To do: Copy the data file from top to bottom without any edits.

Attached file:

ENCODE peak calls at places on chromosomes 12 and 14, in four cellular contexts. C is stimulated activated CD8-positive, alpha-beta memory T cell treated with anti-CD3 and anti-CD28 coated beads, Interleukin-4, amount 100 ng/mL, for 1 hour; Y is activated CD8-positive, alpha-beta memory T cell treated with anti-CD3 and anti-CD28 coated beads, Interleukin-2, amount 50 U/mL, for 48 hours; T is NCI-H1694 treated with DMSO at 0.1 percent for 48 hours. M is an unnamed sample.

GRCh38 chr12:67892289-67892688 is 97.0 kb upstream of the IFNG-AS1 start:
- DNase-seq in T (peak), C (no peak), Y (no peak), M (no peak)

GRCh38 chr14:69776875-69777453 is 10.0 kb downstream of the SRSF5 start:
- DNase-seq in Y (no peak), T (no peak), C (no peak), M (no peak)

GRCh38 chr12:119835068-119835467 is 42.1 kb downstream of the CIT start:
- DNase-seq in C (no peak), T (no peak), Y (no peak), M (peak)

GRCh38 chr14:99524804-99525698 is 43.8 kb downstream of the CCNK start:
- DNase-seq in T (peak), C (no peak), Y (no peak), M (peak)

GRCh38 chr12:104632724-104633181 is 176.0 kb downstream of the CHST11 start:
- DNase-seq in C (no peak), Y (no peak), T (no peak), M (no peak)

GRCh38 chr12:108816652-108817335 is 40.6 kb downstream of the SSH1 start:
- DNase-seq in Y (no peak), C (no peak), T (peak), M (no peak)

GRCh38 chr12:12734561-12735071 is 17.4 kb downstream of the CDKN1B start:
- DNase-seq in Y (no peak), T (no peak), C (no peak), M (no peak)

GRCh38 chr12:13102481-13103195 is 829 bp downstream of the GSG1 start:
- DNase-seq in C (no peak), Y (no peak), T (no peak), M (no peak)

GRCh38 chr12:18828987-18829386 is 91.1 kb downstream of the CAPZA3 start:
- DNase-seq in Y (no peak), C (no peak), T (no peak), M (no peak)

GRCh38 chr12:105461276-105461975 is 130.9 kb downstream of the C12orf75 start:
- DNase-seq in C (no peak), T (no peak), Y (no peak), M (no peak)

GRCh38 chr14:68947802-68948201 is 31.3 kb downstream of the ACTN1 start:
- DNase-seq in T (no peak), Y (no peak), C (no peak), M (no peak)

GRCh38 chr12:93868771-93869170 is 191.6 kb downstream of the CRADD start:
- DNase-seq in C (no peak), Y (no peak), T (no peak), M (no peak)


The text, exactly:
ENCODE peak calls at places on chromosomes 12 and 14, in four cellular contexts. C is stimulated activated CD8-positive, alpha-beta memory T cell treated with anti-CD3 and anti-CD28 coated beads, Interleukin-4, amount 100 ng/mL, for 1 hour; Y is activated CD8-positive, alpha-beta memory T cell treated with anti-CD3 and anti-CD28 coated beads, Interleukin-2, amount 50 U/mL, for 48 hours; T is NCI-H1694 treated with DMSO at 0.1 percent for 48 hours. M is an unnamed sample.

GRCh38 chr12:67892289-67892688 is 97.0 kb upstream of the IFNG-AS1 start:
- DNase-seq in T (peak), C (no peak), Y (no peak), M (no peak)

GRCh38 chr14:69776875-69777453 is 10.0 kb downstream of the SRSF5 start:
- DNase-seq in Y (no peak), T (no peak), C (no peak), M (no peak)

GRCh38 chr12:119835068-119835467 is 42.1 kb downstream of the CIT start:
- DNase-seq in C (no peak), T (no peak), Y (no peak), M (peak)

GRCh38 chr14:99524804-99525698 is 43.8 kb downstream of the CCNK start:
- DNase-seq in T (peak), C (no peak), Y (no peak), M (peak)

GRCh38 chr12:104632724-104633181 is 176.0 kb downstream of the CHST11 start:
- DNase-seq in C (no peak), Y (no peak), T (no peak), M (no peak)

GRCh38 chr12:108816652-108817335 is 40.6 kb downstream of the SSH1 start:
- DNase-seq in Y (no peak), C (no peak), T (peak), M (no peak)

GRCh38 chr12:12734561-12735071 is 17.4 kb downstream of the CDKN1B start:
- DNase-seq in Y (no peak), T (no peak), C (no peak), M (no peak)

GRCh38 chr12:13102481-13103195 is 829 bp downstream of the GSG1 start:
- DNase-seq in C (no peak), Y (no peak), T (no peak), M (no peak)

GRCh38 chr12:18828987-18829386 is 91.1 kb downstream of the CAPZA3 start:
- DNase-seq in Y (no peak), C (no peak), T (no peak), M (no peak)

GRCh38 chr12:105461276-105461975 is 130.9 kb downstream of the C12orf75 start:
- DNase-seq in C (no peak), T (no peak), Y (no peak), M (no peak)

GRCh38 chr14:68947802-68948201 is 31.3 kb downstream of the ACTN1 start:
- DNase-seq in T (no peak), Y (no peak), C (no peak), M (no peak)

GRCh38 chr12:93868771-93869170 is 191.6 kb downstream of the CRADD start:
- DNase-seq in C (no peak), Y (no peak), T (no peak), M (no peak)